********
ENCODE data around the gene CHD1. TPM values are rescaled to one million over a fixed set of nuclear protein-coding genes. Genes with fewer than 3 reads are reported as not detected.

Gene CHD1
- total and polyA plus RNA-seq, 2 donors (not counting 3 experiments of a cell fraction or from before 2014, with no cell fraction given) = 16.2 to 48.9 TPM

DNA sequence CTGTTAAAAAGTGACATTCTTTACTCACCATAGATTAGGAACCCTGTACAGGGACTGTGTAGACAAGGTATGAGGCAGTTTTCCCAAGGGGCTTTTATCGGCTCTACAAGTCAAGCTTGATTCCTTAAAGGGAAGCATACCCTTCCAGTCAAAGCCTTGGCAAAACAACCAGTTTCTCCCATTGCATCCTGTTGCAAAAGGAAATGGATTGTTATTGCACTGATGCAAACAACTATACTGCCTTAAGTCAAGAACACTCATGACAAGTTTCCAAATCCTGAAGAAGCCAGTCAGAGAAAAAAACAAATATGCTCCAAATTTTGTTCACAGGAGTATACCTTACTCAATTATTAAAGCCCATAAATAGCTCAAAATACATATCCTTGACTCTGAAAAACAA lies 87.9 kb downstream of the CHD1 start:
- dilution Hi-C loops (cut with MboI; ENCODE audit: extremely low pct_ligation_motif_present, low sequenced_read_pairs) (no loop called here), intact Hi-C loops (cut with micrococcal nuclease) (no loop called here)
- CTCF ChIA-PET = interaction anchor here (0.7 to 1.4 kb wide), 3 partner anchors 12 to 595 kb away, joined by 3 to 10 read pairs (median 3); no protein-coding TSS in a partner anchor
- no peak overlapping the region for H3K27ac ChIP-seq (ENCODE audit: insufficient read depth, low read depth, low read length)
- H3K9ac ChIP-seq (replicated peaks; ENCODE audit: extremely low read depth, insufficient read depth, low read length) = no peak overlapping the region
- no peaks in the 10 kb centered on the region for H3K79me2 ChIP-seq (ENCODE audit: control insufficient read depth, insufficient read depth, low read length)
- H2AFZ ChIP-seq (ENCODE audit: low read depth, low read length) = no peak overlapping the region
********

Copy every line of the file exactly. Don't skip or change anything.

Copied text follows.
ENCODE data around the gene CHD1. TPM values are rescaled to one million over a fixed set of nuclear protein-coding genes. Genes with fewer than 3 reads are reported as not detected.

Gene CHD1
- total and polyA plus RNA-seq, 2 donors (not counting 3 experiments of a cell fraction or from before 2014, with no cell fraction given) = 16.2 to 48.9 TPM

DNA sequence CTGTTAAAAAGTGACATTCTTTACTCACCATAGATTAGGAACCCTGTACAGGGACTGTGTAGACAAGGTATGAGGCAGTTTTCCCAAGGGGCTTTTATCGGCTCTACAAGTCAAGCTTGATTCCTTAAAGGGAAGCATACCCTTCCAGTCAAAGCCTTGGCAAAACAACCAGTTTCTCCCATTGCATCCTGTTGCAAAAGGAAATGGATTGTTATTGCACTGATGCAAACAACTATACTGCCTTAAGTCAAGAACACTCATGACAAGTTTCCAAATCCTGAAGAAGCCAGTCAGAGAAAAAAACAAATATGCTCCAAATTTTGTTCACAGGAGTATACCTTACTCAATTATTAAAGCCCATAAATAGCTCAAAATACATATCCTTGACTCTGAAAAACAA lies 87.9 kb downstream of the CHD1 start:
- dilution Hi-C loops (cut with MboI; ENCODE audit: extremely low pct_ligation_motif_present, low sequenced_read_pairs) (no loop called here), intact Hi-C loops (cut with micrococcal nuclease) (no loop called here)
- CTCF ChIA-PET = interaction anchor here (0.7 to 1.4 kb wide), 3 partner anchors 12 to 595 kb away, joined by 3 to 10 read pairs (median 3); no protein-coding TSS in a partner anchor
- no peak overlapping the region for H3K27ac ChIP-seq (ENCODE audit: insufficient read depth, low read depth, low read length)
- H3K9ac ChIP-seq (replicated peaks; ENCODE audit: extremely low read depth, insufficient read depth, low read length) = no peak overlapping the region
- no peaks in the 10 kb centered on the region for H3K79me2 ChIP-seq (ENCODE audit: control insufficient read depth, insufficient read depth, low read length)
- H2AFZ ChIP-seq (ENCODE audit: low read depth, low read length) = no peak overlapping the region